The Communities Caring for Water Conference is back and you…
Communities Caring For Water 2022 – conference update
This year’s Communities Caring for Water Conference took place on 26 November at Colins Barracks, Dublin and online. People from communities all around Ireland attended to hear stories and discuss the challenges facing communities who want better water quality in their area. This conference was organised jointly by LAWPRO and The Rivers Trust.
Recent EPA reports highlight the scale of challenges to protect and restore good water quality across Ireland. Against this backdrop, community groups from across the island gathered at the Collins Barracks Museum in Dublin last Saturday for the Communities Caring for Water Conference 2022. The event was also live streamed to an online audience.
The importance of good water services and clean waters to protect public health, support economic growth and preserve our environment for present and future generations cannot be underestimated. However, we have urgent issues to address and a lot further to go if we are to achieve these goals.Opening address at conference by Malcolm Noonan, T.D., Minister for State for Heritage and Electoral Reform at the Department of Housing, Local Government, and Heritage
The Local Authority Waters Programme (LAWPRO) organised the conference in collaboration with The Rivers Trust as a platform to showcase successful projects and initiatives by energetic and ambitious groups like Cuan Beo from Galway, Ahare River and Biodiversity Development Group from Wexford, and Geashill Tidy Towns from Offaly. The citizen science and river restoration work of community groups, rivers trusts, local development companies, LEADER, and charities like Seal Rescue Ireland were also highlighted.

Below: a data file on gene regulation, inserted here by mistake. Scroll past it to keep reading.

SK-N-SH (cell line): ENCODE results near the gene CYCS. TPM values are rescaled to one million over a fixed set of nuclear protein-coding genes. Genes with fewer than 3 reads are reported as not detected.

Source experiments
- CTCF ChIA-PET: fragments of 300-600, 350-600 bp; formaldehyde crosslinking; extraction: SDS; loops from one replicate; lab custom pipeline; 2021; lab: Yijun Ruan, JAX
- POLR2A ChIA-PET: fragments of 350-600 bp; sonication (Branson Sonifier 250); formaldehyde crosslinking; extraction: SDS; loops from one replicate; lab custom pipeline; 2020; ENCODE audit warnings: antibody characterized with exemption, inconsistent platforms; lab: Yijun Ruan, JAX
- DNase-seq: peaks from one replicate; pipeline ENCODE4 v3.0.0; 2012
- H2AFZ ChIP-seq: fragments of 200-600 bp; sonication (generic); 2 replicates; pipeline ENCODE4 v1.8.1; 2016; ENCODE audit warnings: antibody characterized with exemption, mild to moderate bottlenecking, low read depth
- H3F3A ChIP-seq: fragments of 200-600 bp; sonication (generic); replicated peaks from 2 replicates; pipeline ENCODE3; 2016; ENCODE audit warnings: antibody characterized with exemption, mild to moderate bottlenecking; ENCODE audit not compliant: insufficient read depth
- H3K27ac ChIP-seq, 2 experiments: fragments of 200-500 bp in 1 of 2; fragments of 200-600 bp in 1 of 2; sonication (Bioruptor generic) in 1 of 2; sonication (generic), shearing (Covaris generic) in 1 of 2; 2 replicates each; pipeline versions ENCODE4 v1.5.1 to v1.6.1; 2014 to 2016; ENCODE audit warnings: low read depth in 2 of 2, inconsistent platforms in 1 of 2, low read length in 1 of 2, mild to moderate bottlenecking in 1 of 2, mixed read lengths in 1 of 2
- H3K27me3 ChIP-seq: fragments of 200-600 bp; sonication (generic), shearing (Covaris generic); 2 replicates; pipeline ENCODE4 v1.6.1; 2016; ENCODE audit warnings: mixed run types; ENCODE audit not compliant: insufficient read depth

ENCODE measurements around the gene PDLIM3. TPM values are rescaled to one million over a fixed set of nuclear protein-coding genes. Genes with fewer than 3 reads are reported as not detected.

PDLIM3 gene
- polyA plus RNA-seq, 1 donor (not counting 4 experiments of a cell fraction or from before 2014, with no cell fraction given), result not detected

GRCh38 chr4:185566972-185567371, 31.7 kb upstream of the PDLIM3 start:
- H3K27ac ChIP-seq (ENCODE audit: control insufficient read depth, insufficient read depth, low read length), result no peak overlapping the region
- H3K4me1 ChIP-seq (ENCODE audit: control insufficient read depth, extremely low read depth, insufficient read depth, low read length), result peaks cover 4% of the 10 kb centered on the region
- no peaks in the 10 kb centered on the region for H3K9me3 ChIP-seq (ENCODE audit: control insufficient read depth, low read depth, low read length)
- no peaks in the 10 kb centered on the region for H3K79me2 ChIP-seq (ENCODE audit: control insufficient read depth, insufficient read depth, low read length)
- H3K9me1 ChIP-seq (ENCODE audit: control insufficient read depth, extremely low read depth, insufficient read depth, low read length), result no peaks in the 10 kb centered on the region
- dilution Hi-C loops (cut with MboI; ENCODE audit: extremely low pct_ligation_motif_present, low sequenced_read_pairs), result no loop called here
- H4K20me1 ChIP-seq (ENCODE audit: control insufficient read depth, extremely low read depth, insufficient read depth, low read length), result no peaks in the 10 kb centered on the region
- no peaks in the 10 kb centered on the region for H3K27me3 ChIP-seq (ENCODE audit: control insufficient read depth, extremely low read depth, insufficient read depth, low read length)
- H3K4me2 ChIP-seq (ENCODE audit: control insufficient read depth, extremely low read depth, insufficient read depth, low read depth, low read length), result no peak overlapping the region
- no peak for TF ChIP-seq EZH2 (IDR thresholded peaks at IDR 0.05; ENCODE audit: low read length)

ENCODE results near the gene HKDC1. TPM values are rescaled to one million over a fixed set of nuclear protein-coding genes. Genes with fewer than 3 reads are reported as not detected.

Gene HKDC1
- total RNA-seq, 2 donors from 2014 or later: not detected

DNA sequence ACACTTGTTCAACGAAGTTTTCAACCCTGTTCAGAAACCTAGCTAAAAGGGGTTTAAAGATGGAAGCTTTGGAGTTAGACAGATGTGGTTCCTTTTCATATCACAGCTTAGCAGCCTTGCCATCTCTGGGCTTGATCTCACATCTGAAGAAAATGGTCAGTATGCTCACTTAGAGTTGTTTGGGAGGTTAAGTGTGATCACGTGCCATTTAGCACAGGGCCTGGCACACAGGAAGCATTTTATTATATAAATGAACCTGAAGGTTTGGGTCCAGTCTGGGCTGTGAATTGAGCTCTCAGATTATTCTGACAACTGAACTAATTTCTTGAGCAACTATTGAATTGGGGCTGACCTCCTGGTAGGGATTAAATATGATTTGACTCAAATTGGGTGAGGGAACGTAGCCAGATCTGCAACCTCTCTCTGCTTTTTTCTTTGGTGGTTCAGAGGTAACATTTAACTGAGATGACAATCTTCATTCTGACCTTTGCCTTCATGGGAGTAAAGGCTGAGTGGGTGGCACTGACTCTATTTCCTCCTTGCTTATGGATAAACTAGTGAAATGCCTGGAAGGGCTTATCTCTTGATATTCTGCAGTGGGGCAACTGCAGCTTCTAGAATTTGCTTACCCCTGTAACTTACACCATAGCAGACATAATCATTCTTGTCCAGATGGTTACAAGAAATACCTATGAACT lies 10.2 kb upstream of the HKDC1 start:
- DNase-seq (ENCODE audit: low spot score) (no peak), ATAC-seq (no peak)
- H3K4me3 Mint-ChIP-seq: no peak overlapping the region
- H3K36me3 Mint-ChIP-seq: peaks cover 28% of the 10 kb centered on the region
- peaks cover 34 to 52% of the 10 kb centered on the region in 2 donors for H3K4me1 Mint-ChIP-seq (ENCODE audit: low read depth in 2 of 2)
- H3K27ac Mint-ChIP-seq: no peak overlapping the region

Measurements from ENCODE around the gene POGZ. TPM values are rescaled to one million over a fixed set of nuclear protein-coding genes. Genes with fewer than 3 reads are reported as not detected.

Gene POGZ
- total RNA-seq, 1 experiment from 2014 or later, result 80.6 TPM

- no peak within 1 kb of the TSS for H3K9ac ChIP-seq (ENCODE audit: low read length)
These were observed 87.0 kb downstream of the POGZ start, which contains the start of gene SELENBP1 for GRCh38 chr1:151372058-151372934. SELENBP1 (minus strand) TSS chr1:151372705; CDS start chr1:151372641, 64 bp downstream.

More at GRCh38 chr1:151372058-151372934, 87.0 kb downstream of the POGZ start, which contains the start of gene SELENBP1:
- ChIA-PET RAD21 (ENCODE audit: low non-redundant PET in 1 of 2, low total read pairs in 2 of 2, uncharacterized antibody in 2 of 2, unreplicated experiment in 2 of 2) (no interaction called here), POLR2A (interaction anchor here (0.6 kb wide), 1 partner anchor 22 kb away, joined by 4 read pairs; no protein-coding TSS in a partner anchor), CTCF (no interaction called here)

The positivity in the room was palpable, as commented on by Mark Lloyd, Chief Executive of The Rivers Trust, “everyone in the room had the same passion to find solutions and to work together. Rivers are like a thread that links humanity”.
The stark reality that climate change will lead to increased rainfall, flooding, and sea level rise in Irish catchments was a sobering message from Dr Noel Fitzpatrick of Met Éireann.
The time is right for community groups to get more actively involved in delivering nature-based solutions such as raingardens, swales, and other vegetated overground solutions to manage surface water flows. These solutions can be mainstreamed into engineering projects through meaningful engagement in the planning process, with local communities co-designing or leading on local projects and even assisting with maintenance. These solutions need a multidisciplinary approach bringing together both expert and local knowledge. Lessons learned from other countries show that community involvement in these types of projects, from early design stage through to post construction aftercare, makes for a much better and aesthetic pleasing nature-based solution, delivering benefits for water, biodiversity, climate, and pride of place”Dr Fran Igoe from the Local Authority Waters Programme